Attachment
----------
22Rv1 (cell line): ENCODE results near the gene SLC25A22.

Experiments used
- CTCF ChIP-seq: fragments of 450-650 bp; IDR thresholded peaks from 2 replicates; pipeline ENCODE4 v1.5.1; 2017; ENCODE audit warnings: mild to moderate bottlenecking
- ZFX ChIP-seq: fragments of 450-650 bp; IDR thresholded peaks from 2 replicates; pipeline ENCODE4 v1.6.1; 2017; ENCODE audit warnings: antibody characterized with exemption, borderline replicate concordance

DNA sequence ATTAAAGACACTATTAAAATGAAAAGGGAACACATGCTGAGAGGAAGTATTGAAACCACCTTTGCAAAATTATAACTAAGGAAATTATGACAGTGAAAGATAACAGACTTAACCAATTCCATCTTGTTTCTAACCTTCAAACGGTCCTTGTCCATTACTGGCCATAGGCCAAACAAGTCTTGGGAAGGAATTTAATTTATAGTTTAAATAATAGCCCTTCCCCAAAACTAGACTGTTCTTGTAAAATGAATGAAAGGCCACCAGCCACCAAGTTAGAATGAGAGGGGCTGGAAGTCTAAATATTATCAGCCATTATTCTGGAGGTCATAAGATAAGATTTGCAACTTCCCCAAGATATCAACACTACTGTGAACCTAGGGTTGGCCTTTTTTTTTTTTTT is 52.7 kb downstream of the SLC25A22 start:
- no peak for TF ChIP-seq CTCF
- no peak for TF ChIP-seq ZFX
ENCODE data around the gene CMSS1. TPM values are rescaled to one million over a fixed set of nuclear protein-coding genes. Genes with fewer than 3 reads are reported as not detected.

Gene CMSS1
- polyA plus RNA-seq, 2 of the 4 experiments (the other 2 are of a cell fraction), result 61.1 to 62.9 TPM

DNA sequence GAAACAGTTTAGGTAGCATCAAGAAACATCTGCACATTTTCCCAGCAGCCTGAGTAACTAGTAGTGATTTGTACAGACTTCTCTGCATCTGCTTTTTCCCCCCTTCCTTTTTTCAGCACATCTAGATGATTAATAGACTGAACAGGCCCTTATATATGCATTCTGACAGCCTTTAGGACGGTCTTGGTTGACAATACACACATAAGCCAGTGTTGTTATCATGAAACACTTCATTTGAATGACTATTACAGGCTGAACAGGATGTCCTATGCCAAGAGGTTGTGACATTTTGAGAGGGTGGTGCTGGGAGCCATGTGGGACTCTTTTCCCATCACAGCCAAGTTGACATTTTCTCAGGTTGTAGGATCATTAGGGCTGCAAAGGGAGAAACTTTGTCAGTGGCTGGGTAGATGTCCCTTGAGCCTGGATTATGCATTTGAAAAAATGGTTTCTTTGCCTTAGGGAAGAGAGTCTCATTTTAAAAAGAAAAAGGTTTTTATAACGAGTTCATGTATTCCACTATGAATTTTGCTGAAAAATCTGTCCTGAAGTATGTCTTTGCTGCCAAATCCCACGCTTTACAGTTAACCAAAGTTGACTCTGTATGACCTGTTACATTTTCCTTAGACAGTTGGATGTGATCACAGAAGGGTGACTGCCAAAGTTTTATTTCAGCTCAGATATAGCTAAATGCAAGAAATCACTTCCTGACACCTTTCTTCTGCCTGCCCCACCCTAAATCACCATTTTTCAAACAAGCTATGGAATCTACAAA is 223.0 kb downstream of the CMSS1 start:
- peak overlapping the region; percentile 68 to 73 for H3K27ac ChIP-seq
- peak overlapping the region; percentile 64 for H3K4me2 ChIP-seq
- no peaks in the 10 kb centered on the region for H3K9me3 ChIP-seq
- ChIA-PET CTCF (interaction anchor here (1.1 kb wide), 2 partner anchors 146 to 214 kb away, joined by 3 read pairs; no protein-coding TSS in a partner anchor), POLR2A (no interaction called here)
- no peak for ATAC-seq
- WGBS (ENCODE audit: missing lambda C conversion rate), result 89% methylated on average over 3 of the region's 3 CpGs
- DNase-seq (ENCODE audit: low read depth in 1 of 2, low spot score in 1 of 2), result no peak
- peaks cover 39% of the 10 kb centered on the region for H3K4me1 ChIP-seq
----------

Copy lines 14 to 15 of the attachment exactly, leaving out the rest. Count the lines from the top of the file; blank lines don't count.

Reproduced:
- no peaks in the 10 kb centered on the region for H3K9me3 ChIP-seq
- ChIA-PET CTCF (interaction anchor here (1.1 kb wide), 2 partner anchors 146 to 214 kb away, joined by 3 read pairs; no protein-coding TSS in a partner anchor), POLR2A (no interaction called here)